As Zoe points out in her post on making the Ceylon, the sleeve is drafted oddly. There is not provision for turning up a hem smoothly (the angle at the lower edge is wrong for it) and the gathers are concentrated heavily to the front side of the sleeve, which is unusual if not an actual mistake. I didn't worry too much about it and all worked out okay, but in a solid color the unbalanced nature of the gathers would be more visible. I would either decrease fullness in the upper section of the front of the sleeve or add fullness to the upper section of the back of the sleeve. Do not simply reposition the location of the notch at the top of the sleeve! That will make your sleeve hang off-grain.
Waistband: McCalls 6503
Not too much to tell about the waistband: it fitted nicely with the bodice pieces and the skirt pieces. I interfaced the waistband (and the front placket facing) with sew-in woven cotton interfacing, which I worried might be too stiff, but it ended up being perfect. Plenty of support and, since the waistband is fitted loosely (size 12), not constricting. The shape of this waistband is nicely curved to be a bit higher at the center front. Oh! That's why I had to remove more from the center back of the bodice than from the sides! Blogging realization.
Overall, I need to reduce the height of the waistband 3/4" to 1" for future versions. For this garment, I deepened the seam attaching the waistband to the skirt by 3/8", for a full seam allowance of 1". That also shortened the skirt length (unwelcome side effect), and it would have been a better proportion to shorten the waistband.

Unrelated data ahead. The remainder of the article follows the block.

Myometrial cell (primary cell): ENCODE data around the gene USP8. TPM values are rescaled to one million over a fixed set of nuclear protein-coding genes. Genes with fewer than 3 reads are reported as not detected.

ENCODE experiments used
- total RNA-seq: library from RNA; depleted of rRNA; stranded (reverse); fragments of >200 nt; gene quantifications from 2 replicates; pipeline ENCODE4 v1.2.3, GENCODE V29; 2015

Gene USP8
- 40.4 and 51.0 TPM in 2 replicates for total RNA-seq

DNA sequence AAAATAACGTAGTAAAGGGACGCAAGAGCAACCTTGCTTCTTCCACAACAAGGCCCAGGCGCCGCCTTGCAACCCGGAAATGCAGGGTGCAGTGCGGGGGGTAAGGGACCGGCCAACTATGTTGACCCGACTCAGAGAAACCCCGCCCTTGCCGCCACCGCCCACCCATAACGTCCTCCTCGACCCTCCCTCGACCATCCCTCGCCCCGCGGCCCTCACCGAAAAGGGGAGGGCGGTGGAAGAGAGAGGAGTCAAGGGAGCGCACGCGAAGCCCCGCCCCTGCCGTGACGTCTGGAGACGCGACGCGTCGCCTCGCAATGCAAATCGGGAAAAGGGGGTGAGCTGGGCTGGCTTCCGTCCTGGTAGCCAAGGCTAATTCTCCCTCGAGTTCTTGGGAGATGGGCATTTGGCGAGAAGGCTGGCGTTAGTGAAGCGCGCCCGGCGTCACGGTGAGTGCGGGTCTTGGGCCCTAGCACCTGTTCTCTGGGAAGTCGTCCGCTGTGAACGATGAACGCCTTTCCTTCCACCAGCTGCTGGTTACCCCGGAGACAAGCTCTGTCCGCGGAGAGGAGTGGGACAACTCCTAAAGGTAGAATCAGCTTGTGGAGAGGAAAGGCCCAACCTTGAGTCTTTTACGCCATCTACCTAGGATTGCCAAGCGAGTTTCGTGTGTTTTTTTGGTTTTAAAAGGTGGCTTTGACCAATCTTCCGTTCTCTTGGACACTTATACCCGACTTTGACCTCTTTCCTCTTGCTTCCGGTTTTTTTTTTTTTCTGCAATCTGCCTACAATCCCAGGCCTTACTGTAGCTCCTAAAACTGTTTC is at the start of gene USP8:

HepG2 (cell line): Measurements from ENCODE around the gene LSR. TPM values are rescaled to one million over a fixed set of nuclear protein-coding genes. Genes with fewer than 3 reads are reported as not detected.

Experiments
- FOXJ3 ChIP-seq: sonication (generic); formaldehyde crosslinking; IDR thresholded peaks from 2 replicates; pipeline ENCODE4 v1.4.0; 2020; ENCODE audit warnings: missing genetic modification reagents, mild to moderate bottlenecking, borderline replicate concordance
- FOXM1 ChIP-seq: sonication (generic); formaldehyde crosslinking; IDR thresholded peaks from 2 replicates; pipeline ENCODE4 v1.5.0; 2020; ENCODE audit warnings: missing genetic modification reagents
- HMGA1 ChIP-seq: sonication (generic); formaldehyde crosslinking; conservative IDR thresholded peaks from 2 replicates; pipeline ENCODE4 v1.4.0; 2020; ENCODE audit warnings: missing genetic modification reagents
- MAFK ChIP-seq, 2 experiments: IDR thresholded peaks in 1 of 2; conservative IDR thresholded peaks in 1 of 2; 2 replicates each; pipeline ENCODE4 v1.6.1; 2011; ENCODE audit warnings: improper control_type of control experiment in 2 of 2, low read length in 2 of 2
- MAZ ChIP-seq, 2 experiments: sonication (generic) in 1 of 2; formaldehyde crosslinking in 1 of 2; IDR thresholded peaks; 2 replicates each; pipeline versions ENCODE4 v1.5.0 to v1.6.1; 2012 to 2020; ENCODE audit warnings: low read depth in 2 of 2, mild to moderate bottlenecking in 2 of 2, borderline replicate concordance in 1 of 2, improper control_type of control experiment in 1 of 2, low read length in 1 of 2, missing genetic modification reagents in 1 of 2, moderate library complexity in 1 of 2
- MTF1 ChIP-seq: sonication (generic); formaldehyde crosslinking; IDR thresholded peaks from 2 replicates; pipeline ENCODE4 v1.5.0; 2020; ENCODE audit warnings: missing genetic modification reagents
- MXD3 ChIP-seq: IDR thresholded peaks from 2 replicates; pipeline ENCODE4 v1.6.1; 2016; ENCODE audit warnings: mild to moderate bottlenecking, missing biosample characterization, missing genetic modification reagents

There is an invisible side zipper which is, well, invisible, so you really can't see it. It isn't very long at all, just 10" or maybe even less. I don't like the zipper going over the fullest part of my hip.
Skirt: Colette Parfait
This is a pretty six-gore skirt with a fairly slim cut. It has a vintage, we-are-using-narrow-widths-of-fabric feeling to it, but it is comfortable and allows free movement. I used the pattern pieces for size 4, since they were already cut out from a previous make of the Parfait dress. Perhaps I could have taken 1/2" seam allowances rather than 5/8" to give just a bit more ease to the skirt. That would make the invisible side seam pockets lay more nicely. That, and/or I could omit the pockets next time. It's nice to have them, but they do add a bit of bulk and I wish I had saved myself the trouble on this somewhat dressy dress.